STEM Education Scarecrow Building Challenge for Kids!
Background Information for Parents and Teachers: Scarecrows derive their name from the duty they perform. A scarecrow is designed to scare birds or other animals from harvest fields or gardens. Humans were the original “scarers” in the fields. When many humans died during the plaques, scarecrows began to replace humans to scare animals and birds. Today, farmers will often hang pie tins or other noise makers from the arms of the scarecrow. The noise helps in keeping animals and birds from eating the fruits of the harvest – the scarecrow is the decorative host.
Note: This lesson is intended for kids in 3rd-6th grades, but it can be adapted for use with younger kids. For younger children, invite them to create a Wikki Stix scarecrow (not free-standing). Read The Little Old Lady Who Was Not Afraid of Anything by Linda Williams. Challenge the kids to create the various parts of the scarecrow in the story with corresponding colors of Wikki Stix. Be sure to take pictures as the kids construct each part. Work together to assemble a whole scarecrow from the various created parts. The photographs make a great class book to re-tell the story and to document learning.
STEM Skills Presented in this Lesson:
Science – kids will use skills within the scientific method (observing, communicating, comparing, organizing, and relating) while planning, constructing, and documenting learning in the scarecrow challenge.
Technology – kids will use digital technology to document learning.
Engineering – kids will engineer a free-standing scarecrow using only the allowed supplies.
Math – kids will explore lines, shapes, patterns and mathematical relationships as they work to plan and engineer the free-standing scarecrow.
Free-Standing Scarecrow Challenge Directions
The challenge is to plan and build a free-standing scarecrow (must stand without human support) with only the supplies above. Kids do not have to use all supplies, but no more will be given. Time limit is 25 minutes. If working in a team, the group should consider each team member’s suggestions before deciding on the final scarecrow design.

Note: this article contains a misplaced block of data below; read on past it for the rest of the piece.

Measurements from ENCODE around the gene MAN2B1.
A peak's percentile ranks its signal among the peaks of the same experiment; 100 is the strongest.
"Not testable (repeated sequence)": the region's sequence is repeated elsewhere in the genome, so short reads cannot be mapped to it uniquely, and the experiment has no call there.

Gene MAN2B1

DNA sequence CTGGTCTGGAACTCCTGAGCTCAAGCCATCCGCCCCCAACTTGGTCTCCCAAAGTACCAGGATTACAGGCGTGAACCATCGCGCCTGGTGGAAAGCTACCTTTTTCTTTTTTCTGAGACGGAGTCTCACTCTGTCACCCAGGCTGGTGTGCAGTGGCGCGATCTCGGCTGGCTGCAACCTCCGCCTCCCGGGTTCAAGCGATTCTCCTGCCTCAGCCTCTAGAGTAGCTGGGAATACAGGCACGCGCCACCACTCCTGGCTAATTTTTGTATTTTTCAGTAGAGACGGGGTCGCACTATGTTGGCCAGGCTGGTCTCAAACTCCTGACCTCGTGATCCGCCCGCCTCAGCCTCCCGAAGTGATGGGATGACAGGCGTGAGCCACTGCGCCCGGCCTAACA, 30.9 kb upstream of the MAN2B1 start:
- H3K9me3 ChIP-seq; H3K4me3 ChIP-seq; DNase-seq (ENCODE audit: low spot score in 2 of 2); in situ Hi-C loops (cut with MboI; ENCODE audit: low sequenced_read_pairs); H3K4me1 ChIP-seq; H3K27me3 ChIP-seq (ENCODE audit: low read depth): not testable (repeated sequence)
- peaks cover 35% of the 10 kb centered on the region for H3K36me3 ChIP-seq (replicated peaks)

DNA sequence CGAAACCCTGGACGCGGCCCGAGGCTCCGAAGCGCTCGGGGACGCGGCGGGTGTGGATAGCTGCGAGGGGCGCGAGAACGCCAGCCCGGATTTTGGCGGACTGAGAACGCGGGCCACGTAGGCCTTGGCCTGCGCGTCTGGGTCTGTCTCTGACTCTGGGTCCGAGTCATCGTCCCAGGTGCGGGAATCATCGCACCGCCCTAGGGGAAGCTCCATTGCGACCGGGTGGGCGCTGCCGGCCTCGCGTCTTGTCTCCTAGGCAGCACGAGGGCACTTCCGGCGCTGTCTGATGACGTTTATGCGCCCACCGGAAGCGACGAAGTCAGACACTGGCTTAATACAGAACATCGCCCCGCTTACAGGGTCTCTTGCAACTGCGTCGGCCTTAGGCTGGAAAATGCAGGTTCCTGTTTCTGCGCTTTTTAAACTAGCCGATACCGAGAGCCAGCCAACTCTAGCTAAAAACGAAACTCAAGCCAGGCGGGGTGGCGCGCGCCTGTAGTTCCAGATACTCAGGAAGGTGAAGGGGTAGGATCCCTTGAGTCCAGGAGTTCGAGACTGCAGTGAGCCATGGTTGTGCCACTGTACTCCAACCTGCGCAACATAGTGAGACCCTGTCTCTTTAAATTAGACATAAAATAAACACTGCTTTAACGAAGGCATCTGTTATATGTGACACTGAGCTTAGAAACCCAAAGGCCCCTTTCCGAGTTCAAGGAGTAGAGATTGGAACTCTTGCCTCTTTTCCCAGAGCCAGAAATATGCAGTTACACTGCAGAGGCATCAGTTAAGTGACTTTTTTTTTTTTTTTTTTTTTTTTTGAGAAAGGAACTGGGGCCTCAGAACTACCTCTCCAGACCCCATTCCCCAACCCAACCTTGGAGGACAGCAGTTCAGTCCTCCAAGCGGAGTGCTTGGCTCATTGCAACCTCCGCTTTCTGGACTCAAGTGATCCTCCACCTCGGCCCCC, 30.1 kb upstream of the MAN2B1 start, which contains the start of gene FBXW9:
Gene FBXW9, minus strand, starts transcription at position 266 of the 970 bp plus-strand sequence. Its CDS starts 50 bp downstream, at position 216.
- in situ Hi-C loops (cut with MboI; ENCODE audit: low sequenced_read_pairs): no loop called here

STEPS for STEM SUCCESS
Remind kids to use the STEPS for STEM SUCCESS as they plan and engineer the free-standing scarecrow. To promote inquiry and solution-based learning, try not to give specific answers to questions, but promote critical thinking by asking open-ended questions to help the kids solve the construction challenge on their own.
Sample Scarecrow Designs from this Challenge
The scarecrow on the right was designed by a 5th grade student. The student designed the scarecrow to be free-standing by wrapping Wikki Stix around the connection between the scarecrow and the base. The base was a craft stick fully wrapped in Wikki Stix and adhered to the table with a Wikki Stix spiral.
The “moving scarecrow” was designed by a 5th grade team. The team constructed the base from two craft sticks wrapped with Wikki Stix at the bottom.
When the scarecrow was mounted to the base with Wikki Stix (see photo above), the scarecrow could then move side to side without detaching from the free-standing base. It was an awesome design!
Documentation of Learning and Use of Technology
There are so many ways to document learning with technology. This list is, by far, not all inclusive:
- If the class has access to digital cameras, they can document the planning and construction phases of the challenge.
- If kids have access to iPads or tablets, they can video the responses below or take photos to create a slideshow of the challenge.
- There are several good websites to research the history of scarecrows. Invite the kids to research scarecrows online to see where the first scarecrows originated or to find other interesting facts.
Print the response questions here (download the pdf file of Scarecrow Response Sheet here) for each student. Invite the kids to share their responses along with the final construction.
Engineering a free-standing scarecrow is a FUN way to celebrate fall, but it is also an important STEM activity that requires kids to use cross-disciplinary skills in solving the challenge. When kids are offered opportunities to use critical thinking skills, they begin to develop skills they can take beyond the classroom or home and use to solve problems they encounter in their everyday world.
For more ways to integrate STEM and STEAM activities into everyday learning, please visit the FREE LESSON PLANS below:
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